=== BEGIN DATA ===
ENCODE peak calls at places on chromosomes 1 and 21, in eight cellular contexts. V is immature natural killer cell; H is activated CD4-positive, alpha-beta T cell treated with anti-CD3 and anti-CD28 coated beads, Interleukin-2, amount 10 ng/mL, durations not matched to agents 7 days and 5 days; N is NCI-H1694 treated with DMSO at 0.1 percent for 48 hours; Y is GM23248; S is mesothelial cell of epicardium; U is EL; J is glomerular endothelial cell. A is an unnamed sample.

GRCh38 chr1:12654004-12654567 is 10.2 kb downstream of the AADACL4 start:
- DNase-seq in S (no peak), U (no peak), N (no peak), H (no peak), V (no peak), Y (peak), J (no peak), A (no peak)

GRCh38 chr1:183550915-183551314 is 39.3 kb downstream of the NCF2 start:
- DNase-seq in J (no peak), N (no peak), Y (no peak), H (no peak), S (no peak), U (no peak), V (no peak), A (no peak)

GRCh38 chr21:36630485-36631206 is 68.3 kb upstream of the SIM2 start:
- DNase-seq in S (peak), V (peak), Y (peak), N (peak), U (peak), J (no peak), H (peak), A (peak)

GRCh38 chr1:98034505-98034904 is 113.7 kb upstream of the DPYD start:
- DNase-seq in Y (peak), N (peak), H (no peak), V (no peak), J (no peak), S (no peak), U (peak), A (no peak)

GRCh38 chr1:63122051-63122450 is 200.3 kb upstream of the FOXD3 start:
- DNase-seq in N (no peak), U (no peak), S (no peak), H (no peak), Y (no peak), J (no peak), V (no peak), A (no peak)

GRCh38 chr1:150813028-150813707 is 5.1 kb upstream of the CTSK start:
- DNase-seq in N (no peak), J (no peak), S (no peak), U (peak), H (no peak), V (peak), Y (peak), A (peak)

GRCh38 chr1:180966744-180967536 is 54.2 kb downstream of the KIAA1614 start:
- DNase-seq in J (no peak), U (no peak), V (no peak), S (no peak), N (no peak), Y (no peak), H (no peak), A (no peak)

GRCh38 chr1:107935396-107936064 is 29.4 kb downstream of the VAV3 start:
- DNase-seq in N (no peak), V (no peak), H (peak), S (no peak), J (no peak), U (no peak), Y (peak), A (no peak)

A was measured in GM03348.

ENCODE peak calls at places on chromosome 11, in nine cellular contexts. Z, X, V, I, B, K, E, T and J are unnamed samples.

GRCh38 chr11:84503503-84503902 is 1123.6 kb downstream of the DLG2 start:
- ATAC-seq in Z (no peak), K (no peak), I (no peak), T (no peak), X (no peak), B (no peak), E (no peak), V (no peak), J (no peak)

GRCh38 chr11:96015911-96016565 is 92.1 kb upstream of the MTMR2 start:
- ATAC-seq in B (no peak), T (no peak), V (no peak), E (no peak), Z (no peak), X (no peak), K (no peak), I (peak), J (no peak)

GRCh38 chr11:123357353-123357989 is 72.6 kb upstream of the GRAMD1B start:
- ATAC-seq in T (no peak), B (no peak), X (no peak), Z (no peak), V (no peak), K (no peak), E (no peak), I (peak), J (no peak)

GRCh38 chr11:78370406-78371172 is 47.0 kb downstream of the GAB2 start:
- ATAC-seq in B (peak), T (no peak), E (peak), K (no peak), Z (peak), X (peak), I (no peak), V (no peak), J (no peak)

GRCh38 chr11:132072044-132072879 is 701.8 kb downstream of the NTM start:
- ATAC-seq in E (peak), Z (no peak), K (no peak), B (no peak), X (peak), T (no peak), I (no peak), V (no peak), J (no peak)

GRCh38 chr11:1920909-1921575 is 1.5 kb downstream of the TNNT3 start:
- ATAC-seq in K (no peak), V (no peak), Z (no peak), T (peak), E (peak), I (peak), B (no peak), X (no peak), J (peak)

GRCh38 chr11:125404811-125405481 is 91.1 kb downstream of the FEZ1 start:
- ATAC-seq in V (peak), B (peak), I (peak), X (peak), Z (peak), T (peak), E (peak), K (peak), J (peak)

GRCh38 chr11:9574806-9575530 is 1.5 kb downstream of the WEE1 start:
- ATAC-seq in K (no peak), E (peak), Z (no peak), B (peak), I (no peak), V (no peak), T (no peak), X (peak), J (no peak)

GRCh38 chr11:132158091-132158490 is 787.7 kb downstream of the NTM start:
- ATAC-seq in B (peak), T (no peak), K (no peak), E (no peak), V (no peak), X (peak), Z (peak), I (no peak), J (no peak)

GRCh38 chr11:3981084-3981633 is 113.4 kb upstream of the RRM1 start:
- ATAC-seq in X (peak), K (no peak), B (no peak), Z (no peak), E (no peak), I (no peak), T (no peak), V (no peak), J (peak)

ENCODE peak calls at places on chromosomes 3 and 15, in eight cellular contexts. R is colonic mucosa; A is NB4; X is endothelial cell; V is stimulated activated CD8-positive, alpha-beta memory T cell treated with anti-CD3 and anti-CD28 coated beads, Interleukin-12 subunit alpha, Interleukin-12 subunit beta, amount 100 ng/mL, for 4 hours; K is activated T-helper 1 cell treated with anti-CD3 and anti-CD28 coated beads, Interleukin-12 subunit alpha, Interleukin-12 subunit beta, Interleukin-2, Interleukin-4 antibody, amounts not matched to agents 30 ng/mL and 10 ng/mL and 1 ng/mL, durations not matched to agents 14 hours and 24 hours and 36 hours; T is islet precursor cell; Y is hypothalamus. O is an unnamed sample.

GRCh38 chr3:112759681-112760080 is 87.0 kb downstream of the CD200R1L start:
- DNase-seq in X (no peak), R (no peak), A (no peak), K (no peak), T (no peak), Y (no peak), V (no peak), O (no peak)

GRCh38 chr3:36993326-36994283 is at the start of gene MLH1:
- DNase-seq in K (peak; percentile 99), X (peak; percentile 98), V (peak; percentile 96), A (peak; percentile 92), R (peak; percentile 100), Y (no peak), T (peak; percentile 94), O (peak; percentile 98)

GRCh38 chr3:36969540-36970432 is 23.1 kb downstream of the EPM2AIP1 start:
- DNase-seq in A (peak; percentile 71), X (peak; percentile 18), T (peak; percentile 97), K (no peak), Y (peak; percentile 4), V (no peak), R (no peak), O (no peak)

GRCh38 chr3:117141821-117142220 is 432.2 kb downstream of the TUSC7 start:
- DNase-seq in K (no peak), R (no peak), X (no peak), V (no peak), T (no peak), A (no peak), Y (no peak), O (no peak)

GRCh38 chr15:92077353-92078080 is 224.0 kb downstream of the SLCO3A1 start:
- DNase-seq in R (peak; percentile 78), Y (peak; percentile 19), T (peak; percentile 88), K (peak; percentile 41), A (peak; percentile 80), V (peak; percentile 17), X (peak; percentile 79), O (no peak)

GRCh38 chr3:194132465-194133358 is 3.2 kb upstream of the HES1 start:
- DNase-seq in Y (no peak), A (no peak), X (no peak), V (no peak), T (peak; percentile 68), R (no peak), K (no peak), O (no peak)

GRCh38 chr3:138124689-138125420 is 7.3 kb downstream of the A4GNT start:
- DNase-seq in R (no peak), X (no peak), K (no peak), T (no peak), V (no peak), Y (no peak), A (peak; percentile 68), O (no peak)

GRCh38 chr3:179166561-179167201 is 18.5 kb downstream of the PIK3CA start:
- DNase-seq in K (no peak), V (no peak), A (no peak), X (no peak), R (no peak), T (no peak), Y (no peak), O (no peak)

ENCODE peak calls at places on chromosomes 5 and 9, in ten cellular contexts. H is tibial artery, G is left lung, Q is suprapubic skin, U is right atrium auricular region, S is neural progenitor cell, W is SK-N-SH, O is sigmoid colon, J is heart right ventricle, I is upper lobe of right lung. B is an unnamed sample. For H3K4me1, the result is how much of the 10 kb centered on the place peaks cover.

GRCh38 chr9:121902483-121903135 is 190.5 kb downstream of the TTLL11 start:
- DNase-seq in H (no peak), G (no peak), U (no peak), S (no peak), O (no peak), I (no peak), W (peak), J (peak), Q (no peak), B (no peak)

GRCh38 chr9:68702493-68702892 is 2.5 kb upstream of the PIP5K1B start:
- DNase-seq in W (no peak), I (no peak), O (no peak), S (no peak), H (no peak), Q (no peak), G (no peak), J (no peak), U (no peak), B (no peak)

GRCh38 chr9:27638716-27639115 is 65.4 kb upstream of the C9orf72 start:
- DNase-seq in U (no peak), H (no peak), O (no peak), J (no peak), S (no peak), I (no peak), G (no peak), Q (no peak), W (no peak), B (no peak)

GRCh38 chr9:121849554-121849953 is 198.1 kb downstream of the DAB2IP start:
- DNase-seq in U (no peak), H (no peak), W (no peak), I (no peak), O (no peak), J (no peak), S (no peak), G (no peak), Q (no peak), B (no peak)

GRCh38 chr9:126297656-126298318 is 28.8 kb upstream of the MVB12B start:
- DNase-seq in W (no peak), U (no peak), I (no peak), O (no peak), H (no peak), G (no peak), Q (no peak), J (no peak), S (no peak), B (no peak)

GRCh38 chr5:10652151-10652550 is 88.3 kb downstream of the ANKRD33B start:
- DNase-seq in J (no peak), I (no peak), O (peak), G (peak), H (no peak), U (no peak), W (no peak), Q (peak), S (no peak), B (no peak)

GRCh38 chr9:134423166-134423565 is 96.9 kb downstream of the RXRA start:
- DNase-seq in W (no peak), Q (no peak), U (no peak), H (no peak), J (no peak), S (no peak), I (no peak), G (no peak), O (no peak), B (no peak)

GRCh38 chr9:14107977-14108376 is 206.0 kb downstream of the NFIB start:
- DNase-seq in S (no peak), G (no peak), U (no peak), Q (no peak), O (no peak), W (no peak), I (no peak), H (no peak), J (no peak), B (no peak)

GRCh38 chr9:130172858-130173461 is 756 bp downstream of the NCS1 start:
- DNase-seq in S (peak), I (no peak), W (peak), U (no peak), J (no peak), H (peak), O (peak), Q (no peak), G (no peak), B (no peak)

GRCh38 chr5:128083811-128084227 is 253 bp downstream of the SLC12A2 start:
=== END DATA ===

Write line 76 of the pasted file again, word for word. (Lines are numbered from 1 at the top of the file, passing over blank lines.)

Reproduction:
GRCh38 chr5:128083811-128084227 is 253 bp downstream of the SLC12A2 start: